By: Mark Leipold
- Touch Passes
- Sideline Throws
- Throwing Power
Touch Passes – Rudolph is great at dropping balls right in the basket or in between linebacker and safety. On mid-range throws (~10-20 yards), he often puts the ball in exactly the right spot. Even on slightly deeper balls, he usually hits his receiver in stride, allowing them to also rack up YAC. Rudolph hit a lot of big plays at Oklahoma State, specifically a lot of long touchdown passes, as a result. The first two clips show Rudolph hitting his receiver with great touch in stride. The third clip is a great example of beautiful touch on a fade route in the corner of the end zone.
Sideline Throws – This one is pretty broad, but Rudolph hits a lot of great throws to the sideline. On deeper sideline throws, he has a knack for keeping the ball where only the receiver can make a play on it, and hitting his man perfectly. On shorter sideline throws, he has a strong ability to hit the receiver at the right time (right after they make their cut, for example), so that the defender cannot make a play on the ball. He usually keeps his man in bounds, too. The first two clips show great over-the-shoulder catches down the sideline that are placed perfectly. The third clip also demonstrates his throwing power, as he squeezes in a laser just in time.
Throwing Power – This does not necessarily equate to the ability to throw the deep ball or throw a 70-yard bomb. Rudolph has a decent deep ball but does not have the biggest arm. However, he has excellent velocity on his throws when he needs to. The first clip shows him firing a laser into a tight window at just the right time. The second clip is a screen pass that probably shouldn’t score based on the number of defenders in the area, but Rudolph’s throw allows the receiver time to make a play.
- Pocket Presence
- Short Throw Accuracy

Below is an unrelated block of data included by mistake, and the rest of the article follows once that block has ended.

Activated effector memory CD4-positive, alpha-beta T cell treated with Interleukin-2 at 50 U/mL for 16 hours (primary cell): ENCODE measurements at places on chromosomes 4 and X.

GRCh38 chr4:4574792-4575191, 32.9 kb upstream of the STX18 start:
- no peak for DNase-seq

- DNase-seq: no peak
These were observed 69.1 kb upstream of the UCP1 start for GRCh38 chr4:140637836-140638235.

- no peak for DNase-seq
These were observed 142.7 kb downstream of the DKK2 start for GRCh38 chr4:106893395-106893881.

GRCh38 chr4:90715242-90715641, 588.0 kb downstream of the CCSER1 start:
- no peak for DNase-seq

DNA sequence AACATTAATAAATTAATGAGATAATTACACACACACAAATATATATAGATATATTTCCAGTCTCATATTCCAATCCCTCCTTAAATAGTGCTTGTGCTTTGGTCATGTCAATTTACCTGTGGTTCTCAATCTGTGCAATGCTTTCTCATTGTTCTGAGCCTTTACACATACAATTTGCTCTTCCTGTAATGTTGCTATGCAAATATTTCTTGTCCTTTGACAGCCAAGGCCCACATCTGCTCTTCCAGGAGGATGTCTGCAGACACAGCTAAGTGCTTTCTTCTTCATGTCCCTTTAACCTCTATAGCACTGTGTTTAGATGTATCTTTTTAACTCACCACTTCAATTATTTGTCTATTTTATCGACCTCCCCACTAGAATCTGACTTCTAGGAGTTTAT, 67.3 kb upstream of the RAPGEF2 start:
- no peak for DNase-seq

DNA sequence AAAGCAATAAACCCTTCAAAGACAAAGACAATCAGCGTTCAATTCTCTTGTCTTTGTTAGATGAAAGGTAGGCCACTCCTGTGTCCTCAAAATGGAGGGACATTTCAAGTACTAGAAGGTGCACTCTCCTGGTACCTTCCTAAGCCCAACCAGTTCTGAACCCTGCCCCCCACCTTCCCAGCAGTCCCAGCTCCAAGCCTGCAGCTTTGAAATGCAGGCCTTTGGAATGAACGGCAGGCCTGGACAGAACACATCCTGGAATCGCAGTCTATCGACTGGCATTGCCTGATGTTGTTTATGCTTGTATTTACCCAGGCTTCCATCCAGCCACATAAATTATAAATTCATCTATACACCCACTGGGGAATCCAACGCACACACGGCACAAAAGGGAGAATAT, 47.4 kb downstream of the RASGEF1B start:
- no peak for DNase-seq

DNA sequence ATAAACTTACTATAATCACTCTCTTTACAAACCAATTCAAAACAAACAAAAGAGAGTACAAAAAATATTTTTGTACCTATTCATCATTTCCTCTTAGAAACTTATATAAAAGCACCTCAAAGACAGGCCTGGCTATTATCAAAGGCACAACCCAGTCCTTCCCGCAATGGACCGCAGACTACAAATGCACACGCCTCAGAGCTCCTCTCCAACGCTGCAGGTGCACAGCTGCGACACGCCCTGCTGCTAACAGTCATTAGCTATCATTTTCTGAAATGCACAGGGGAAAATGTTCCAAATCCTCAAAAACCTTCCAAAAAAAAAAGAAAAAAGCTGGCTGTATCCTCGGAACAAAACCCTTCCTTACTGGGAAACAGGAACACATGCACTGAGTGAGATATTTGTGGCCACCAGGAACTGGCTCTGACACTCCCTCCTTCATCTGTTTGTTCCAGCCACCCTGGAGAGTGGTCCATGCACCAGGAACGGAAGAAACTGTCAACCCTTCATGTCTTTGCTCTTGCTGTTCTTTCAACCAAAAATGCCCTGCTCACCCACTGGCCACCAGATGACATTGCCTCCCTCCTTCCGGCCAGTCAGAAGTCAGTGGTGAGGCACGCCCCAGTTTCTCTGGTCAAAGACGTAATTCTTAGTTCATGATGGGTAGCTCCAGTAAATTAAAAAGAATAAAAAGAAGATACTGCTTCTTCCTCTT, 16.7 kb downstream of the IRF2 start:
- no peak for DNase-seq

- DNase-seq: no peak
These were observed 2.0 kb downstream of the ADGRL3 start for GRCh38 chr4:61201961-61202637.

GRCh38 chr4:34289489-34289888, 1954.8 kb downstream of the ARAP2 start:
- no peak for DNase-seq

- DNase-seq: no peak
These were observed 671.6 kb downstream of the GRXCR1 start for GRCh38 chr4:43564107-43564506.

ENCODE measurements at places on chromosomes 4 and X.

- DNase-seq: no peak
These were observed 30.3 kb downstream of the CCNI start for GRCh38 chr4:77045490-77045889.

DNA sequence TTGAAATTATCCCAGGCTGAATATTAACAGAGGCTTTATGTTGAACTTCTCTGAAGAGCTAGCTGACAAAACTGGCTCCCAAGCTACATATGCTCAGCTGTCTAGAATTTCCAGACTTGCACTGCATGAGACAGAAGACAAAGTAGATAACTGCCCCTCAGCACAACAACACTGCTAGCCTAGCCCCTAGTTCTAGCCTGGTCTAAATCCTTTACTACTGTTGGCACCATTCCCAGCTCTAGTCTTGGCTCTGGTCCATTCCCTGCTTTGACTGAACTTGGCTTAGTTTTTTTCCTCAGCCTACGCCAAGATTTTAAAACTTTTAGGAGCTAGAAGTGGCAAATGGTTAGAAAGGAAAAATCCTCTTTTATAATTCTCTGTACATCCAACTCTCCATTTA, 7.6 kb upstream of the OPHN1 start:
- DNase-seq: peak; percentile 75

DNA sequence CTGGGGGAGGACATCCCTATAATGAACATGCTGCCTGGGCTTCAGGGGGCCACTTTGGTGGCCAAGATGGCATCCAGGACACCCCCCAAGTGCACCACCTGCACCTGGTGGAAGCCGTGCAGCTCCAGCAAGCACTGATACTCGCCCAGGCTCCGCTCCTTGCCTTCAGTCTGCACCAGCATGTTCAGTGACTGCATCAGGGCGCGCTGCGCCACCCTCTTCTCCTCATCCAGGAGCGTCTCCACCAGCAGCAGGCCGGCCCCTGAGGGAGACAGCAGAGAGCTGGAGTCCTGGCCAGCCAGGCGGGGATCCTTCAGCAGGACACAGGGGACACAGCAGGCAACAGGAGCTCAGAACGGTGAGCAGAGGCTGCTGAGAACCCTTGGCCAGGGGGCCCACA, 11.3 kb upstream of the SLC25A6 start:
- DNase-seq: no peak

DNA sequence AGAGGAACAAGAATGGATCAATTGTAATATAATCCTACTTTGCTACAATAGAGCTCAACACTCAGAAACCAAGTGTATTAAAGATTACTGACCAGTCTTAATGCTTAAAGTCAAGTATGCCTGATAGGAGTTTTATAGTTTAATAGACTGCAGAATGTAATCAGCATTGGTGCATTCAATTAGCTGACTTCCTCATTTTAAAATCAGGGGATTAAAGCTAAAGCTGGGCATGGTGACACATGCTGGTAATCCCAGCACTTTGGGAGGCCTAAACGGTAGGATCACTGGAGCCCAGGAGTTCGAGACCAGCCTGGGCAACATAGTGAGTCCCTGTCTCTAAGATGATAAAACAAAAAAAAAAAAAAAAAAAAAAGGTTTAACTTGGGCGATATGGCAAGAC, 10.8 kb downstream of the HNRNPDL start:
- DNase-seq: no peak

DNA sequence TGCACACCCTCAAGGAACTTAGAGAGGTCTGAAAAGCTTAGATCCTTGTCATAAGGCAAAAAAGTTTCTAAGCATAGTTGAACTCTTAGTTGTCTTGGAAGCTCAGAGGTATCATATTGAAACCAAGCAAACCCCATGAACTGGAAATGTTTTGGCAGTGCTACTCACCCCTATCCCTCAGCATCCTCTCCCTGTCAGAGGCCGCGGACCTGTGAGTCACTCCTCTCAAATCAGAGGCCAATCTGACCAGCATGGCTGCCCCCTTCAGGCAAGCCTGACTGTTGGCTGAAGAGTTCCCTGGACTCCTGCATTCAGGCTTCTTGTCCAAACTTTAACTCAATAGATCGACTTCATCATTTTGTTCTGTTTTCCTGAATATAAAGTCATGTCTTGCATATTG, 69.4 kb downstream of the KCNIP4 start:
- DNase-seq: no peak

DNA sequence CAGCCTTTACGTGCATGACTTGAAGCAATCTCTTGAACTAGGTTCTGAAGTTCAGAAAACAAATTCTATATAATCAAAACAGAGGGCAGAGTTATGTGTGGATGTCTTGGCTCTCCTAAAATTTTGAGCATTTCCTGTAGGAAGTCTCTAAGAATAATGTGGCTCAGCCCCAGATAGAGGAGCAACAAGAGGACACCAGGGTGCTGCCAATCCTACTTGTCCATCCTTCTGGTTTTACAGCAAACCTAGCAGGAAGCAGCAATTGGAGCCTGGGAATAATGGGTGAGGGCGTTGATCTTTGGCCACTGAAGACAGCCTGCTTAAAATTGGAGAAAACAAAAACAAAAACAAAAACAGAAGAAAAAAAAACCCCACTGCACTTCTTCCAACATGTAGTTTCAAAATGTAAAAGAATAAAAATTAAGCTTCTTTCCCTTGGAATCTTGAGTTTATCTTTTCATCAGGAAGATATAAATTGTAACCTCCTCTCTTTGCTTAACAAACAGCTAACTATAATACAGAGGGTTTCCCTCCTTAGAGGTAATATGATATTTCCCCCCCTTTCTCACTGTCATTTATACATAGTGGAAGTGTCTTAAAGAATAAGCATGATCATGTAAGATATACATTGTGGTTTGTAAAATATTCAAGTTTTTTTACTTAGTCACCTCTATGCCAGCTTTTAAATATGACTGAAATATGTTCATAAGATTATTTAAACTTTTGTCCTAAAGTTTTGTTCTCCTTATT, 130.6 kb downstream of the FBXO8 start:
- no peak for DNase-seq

Pocket Presence – In the first clip, Rudolph can be seen throwing off of his back foot, seemingly bracing for the hit. Had he stood tall and thrown normally, he might not have thrown it to the wrong team. Also, Rudolph’s internal clock runs a bit slow, and he has a tendency to hold onto the ball too long. Not much more needs to be said – the second clip is worth 1,000 words. He needs to get rid of the ball or take off running.
Mobility – Rudolph is decently mobile when he wants to be, but is unable to shake off defenders in the pocket that a lot of the good NFL QBs are able to sidestep. I think that most good NFL QBs would have been able to avoid the first hit. In the second one, Rudolph seems to fail to see what’s right in front of him.
Short Throw Accuracy – Somehow, Rudolph seems to struggle the most with short throws, missing his mark a head-scratching amount of times, even when not under pressure. Just know that this clip is one of many.
What? – Not sure what he was thinking here. Just a bad throw.
Rudolph has a lot of potential but doesn’t really shine in one particular area (except firing lasers). He definitely has a cannon but does not obviously translate it into huge downfield throws. His deep ball is solid but not great, and his accuracy is hit or miss. He’s mobile enough to move when needed, but when he’s under pressure, he hasn’t been able to translate that into evaded tackles. Could he be a solid NFL starter? Sure. Would it surprise me? Yes. I expect him to crack under pressure, and those QBs don’t often last long in the NFL.
Rudolph had excellent college production, but it seems to be driven more by supporting cast and scheme than his own talent. He’s a good prospect, and he should definitely be in an NFL uniform, but I’m not counting on him taking the field on Sundays for many years. I’m willing to stash him on a taxi squad in Superflex only, but in 1QB Dynasty leagues, I don’t see the point. I don’t expect him to have any real fantasy value in the near future, but if he goes to a team in need, who knows? If Denver drafts him in the second round, for example, and doesn’t sign a free agent QB, I’ll be much more intrigued.